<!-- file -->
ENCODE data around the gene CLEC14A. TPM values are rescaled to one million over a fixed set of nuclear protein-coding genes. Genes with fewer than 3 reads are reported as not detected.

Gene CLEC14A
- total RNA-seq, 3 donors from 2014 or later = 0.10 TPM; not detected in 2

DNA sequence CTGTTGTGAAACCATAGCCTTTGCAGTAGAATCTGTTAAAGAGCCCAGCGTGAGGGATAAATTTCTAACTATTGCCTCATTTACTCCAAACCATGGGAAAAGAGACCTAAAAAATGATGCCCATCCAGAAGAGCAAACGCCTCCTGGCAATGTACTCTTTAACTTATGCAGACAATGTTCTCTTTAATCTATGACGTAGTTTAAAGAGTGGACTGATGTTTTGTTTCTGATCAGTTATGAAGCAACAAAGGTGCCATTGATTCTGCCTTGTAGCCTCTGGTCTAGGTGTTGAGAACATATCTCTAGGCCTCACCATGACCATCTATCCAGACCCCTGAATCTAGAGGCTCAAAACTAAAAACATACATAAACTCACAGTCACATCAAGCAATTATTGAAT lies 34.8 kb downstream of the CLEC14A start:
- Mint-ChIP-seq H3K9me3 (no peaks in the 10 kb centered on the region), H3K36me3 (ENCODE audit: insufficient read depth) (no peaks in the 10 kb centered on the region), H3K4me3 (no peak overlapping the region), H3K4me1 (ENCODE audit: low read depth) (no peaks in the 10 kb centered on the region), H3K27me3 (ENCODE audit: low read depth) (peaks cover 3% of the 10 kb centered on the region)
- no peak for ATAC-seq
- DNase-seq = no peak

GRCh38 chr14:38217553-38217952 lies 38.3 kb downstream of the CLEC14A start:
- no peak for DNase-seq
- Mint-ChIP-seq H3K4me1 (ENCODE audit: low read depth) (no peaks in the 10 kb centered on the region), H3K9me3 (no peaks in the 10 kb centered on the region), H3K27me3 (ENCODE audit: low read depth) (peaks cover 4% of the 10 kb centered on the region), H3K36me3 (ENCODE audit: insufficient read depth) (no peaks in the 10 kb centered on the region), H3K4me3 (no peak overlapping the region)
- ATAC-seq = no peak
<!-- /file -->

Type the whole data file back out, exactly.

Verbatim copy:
ENCODE data around the gene CLEC14A. TPM values are rescaled to one million over a fixed set of nuclear protein-coding genes. Genes with fewer than 3 reads are reported as not detected.

Gene CLEC14A
- total RNA-seq, 3 donors from 2014 or later = 0.10 TPM; not detected in 2

DNA sequence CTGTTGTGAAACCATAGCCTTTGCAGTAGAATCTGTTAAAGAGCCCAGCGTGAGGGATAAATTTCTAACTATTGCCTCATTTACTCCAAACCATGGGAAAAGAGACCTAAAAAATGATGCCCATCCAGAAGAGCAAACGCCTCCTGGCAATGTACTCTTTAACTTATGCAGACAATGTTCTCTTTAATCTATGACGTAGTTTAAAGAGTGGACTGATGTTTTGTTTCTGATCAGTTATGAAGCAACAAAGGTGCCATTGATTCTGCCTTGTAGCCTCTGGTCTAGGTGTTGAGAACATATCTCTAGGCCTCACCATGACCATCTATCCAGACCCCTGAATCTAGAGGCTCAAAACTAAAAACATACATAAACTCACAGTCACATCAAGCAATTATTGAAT lies 34.8 kb downstream of the CLEC14A start:
- Mint-ChIP-seq H3K9me3 (no peaks in the 10 kb centered on the region), H3K36me3 (ENCODE audit: insufficient read depth) (no peaks in the 10 kb centered on the region), H3K4me3 (no peak overlapping the region), H3K4me1 (ENCODE audit: low read depth) (no peaks in the 10 kb centered on the region), H3K27me3 (ENCODE audit: low read depth) (peaks cover 3% of the 10 kb centered on the region)
- no peak for ATAC-seq
- DNase-seq = no peak

GRCh38 chr14:38217553-38217952 lies 38.3 kb downstream of the CLEC14A start:
- no peak for DNase-seq
- Mint-ChIP-seq H3K4me1 (ENCODE audit: low read depth) (no peaks in the 10 kb centered on the region), H3K9me3 (no peaks in the 10 kb centered on the region), H3K27me3 (ENCODE audit: low read depth) (peaks cover 4% of the 10 kb centered on the region), H3K36me3 (ENCODE audit: insufficient read depth) (no peaks in the 10 kb centered on the region), H3K4me3 (no peak overlapping the region)
- ATAC-seq = no peak